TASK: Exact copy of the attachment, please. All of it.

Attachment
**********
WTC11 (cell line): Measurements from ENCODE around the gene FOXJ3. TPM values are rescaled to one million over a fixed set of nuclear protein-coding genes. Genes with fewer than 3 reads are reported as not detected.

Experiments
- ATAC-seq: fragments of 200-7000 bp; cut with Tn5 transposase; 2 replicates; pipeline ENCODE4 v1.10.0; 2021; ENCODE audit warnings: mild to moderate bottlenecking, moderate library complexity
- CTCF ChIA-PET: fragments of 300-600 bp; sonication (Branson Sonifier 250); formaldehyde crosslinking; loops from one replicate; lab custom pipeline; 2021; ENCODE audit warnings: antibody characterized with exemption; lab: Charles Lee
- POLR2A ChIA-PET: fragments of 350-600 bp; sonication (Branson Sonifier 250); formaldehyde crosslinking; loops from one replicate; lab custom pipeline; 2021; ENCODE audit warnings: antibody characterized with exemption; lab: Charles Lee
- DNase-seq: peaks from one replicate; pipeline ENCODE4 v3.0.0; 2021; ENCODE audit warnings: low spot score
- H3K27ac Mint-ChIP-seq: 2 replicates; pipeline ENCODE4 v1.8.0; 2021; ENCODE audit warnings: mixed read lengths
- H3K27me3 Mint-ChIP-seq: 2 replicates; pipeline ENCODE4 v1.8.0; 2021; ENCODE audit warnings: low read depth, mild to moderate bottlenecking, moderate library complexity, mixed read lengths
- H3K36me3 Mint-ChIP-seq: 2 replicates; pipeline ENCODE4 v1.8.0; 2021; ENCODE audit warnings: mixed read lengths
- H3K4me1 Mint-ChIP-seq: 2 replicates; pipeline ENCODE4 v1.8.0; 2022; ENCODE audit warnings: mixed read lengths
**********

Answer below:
WTC11 (cell line): Measurements from ENCODE around the gene FOXJ3. TPM values are rescaled to one million over a fixed set of nuclear protein-coding genes. Genes with fewer than 3 reads are reported as not detected.

Experiments
- ATAC-seq: fragments of 200-7000 bp; cut with Tn5 transposase; 2 replicates; pipeline ENCODE4 v1.10.0; 2021; ENCODE audit warnings: mild to moderate bottlenecking, moderate library complexity
- CTCF ChIA-PET: fragments of 300-600 bp; sonication (Branson Sonifier 250); formaldehyde crosslinking; loops from one replicate; lab custom pipeline; 2021; ENCODE audit warnings: antibody characterized with exemption; lab: Charles Lee
- POLR2A ChIA-PET: fragments of 350-600 bp; sonication (Branson Sonifier 250); formaldehyde crosslinking; loops from one replicate; lab custom pipeline; 2021; ENCODE audit warnings: antibody characterized with exemption; lab: Charles Lee
- DNase-seq: peaks from one replicate; pipeline ENCODE4 v3.0.0; 2021; ENCODE audit warnings: low spot score
- H3K27ac Mint-ChIP-seq: 2 replicates; pipeline ENCODE4 v1.8.0; 2021; ENCODE audit warnings: mixed read lengths
- H3K27me3 Mint-ChIP-seq: 2 replicates; pipeline ENCODE4 v1.8.0; 2021; ENCODE audit warnings: low read depth, mild to moderate bottlenecking, moderate library complexity, mixed read lengths
- H3K36me3 Mint-ChIP-seq: 2 replicates; pipeline ENCODE4 v1.8.0; 2021; ENCODE audit warnings: mixed read lengths
- H3K4me1 Mint-ChIP-seq: 2 replicates; pipeline ENCODE4 v1.8.0; 2022; ENCODE audit warnings: mixed read lengths